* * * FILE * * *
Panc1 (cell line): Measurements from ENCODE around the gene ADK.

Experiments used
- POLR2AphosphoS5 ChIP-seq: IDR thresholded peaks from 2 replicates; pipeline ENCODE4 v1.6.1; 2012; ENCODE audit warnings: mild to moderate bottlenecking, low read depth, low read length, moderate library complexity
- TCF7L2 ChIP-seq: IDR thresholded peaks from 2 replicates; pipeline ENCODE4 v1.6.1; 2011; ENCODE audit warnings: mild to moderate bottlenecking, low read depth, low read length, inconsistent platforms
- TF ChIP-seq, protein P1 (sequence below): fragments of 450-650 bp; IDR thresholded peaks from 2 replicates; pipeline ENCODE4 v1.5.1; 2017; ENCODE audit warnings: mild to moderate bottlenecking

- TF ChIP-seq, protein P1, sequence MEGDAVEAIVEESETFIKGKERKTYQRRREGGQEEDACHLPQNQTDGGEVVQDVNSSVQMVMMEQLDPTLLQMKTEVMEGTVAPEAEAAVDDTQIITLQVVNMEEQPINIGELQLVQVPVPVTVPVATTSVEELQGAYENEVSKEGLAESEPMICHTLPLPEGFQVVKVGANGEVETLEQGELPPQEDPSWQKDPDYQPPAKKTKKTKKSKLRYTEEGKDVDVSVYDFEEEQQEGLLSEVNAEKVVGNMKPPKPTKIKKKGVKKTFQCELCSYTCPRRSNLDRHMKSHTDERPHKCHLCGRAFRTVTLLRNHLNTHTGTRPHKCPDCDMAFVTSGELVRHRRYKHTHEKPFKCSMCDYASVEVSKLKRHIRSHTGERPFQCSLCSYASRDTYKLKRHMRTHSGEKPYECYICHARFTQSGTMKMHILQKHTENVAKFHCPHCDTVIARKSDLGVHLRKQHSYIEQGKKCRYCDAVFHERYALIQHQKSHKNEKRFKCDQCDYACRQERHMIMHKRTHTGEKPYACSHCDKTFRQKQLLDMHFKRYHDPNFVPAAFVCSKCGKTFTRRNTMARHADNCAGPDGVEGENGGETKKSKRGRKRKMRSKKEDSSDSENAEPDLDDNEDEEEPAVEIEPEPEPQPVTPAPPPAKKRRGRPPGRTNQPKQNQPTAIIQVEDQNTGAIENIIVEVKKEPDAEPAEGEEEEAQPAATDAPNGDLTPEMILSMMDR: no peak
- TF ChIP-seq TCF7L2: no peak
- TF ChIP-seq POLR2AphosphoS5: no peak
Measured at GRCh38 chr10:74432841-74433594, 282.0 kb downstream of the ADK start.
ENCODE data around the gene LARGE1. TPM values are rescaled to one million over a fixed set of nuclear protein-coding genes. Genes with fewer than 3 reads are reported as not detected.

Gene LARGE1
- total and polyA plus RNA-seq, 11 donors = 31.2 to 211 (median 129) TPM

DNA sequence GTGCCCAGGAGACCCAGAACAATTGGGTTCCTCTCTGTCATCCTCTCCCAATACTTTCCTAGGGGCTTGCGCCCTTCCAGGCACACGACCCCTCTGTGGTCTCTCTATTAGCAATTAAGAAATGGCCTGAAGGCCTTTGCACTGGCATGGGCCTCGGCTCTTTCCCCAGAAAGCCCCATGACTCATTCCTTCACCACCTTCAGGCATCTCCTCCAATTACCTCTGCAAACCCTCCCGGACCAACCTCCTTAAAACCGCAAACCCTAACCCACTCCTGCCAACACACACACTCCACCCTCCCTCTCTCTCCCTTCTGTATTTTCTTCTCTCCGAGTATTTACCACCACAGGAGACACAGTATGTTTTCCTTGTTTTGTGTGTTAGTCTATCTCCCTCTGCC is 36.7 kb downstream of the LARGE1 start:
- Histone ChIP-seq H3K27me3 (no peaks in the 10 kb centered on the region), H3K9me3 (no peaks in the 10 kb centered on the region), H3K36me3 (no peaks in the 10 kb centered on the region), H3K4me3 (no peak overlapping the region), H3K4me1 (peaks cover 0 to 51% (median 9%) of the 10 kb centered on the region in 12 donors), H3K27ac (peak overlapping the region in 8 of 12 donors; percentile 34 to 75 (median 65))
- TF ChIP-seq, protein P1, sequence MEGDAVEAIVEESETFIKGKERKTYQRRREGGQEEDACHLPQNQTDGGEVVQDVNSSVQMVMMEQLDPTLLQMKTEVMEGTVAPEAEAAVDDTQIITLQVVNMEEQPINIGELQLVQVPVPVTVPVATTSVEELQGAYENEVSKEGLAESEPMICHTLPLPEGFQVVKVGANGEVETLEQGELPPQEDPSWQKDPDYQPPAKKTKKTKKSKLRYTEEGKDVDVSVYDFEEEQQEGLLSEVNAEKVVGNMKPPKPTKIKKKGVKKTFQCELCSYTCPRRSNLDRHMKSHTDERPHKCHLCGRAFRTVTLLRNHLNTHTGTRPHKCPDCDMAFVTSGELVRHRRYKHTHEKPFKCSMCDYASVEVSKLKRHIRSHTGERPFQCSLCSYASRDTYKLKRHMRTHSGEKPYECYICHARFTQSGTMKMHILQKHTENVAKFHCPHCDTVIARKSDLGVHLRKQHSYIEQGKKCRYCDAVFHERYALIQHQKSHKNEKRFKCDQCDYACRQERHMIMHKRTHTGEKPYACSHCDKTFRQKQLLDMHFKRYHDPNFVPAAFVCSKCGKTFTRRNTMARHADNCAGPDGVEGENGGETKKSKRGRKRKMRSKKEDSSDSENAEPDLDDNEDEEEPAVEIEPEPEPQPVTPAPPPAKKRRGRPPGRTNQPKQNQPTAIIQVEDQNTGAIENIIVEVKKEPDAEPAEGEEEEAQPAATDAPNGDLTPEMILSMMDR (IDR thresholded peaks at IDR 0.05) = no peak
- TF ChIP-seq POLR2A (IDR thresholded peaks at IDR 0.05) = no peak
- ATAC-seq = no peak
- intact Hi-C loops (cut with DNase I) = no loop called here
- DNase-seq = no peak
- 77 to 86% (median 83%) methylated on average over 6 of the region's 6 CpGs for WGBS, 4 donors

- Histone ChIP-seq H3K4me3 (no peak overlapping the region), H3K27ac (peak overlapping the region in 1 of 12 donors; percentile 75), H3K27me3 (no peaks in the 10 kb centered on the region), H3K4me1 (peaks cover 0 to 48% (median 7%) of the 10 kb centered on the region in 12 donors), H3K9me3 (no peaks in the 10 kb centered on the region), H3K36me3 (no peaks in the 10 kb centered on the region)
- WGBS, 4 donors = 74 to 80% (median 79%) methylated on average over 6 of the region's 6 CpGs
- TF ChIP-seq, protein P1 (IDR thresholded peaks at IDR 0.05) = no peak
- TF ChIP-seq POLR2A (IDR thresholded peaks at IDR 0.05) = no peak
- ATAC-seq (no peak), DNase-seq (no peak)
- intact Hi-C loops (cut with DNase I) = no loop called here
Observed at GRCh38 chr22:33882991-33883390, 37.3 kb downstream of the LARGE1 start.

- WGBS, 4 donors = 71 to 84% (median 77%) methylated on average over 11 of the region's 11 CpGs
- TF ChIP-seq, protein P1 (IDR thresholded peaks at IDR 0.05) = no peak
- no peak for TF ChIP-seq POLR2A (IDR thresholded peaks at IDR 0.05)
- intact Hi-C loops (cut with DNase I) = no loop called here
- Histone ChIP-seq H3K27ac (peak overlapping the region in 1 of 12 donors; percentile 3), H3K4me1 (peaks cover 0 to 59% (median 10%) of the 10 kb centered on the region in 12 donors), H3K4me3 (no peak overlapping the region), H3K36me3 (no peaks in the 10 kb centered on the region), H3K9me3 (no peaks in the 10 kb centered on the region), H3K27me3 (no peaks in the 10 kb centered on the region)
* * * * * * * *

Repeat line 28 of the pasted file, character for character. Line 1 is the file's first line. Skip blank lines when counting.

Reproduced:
- WGBS, 4 donors = 71 to 84% (median 77%) methylated on average over 11 of the region's 11 CpGs